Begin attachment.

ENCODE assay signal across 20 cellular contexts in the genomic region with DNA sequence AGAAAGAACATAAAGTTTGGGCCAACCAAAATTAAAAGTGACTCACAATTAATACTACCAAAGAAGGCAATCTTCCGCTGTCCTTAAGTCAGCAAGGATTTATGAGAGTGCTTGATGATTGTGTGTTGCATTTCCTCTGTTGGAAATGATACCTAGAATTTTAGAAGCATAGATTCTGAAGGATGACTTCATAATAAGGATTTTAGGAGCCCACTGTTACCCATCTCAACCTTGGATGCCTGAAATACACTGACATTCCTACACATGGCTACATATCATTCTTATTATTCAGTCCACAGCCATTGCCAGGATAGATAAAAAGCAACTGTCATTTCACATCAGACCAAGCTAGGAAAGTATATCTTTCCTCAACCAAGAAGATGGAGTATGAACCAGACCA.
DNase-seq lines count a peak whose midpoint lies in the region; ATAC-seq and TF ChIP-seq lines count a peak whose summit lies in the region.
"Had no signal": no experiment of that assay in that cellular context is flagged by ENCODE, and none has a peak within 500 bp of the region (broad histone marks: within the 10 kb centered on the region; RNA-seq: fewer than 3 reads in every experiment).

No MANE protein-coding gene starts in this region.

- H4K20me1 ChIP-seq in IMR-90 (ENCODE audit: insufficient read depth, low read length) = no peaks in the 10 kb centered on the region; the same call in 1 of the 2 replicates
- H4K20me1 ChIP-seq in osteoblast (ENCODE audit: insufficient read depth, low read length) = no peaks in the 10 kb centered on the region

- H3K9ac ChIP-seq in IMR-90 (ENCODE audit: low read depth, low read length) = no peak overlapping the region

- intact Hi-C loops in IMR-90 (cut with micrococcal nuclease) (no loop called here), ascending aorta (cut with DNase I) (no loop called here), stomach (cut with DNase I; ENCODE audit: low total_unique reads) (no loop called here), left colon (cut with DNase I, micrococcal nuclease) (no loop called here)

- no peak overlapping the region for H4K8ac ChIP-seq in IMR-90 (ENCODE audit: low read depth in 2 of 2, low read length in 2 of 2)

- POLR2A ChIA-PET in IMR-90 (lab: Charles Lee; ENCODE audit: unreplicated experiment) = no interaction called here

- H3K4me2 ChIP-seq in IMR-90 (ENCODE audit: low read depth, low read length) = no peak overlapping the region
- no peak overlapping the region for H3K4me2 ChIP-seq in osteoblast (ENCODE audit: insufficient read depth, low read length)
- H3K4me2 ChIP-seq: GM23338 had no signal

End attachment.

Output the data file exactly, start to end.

ENCODE assay signal across 20 cellular contexts in the genomic region with DNA sequence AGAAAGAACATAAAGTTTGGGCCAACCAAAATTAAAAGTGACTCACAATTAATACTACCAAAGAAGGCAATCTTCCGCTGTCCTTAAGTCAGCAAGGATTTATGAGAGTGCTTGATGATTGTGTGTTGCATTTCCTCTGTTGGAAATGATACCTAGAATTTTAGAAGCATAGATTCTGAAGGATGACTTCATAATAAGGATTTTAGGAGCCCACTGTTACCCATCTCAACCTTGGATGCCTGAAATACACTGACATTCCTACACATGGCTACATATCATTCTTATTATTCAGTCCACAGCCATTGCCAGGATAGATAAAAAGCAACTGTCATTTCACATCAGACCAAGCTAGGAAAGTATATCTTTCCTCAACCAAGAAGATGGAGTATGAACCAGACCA.
DNase-seq lines count a peak whose midpoint lies in the region; ATAC-seq and TF ChIP-seq lines count a peak whose summit lies in the region.
"Had no signal": no experiment of that assay in that cellular context is flagged by ENCODE, and none has a peak within 500 bp of the region (broad histone marks: within the 10 kb centered on the region; RNA-seq: fewer than 3 reads in every experiment).

No MANE protein-coding gene starts in this region.

- H4K20me1 ChIP-seq in IMR-90 (ENCODE audit: insufficient read depth, low read length) = no peaks in the 10 kb centered on the region; the same call in 1 of the 2 replicates
- H4K20me1 ChIP-seq in osteoblast (ENCODE audit: insufficient read depth, low read length) = no peaks in the 10 kb centered on the region

- H3K9ac ChIP-seq in IMR-90 (ENCODE audit: low read depth, low read length) = no peak overlapping the region

- intact Hi-C loops in IMR-90 (cut with micrococcal nuclease) (no loop called here), ascending aorta (cut with DNase I) (no loop called here), stomach (cut with DNase I; ENCODE audit: low total_unique reads) (no loop called here), left colon (cut with DNase I, micrococcal nuclease) (no loop called here)

- no peak overlapping the region for H4K8ac ChIP-seq in IMR-90 (ENCODE audit: low read depth in 2 of 2, low read length in 2 of 2)

- POLR2A ChIA-PET in IMR-90 (lab: Charles Lee; ENCODE audit: unreplicated experiment) = no interaction called here

- H3K4me2 ChIP-seq in IMR-90 (ENCODE audit: low read depth, low read length) = no peak overlapping the region
- no peak overlapping the region for H3K4me2 ChIP-seq in osteoblast (ENCODE audit: insufficient read depth, low read length)
- H3K4me2 ChIP-seq: GM23338 had no signal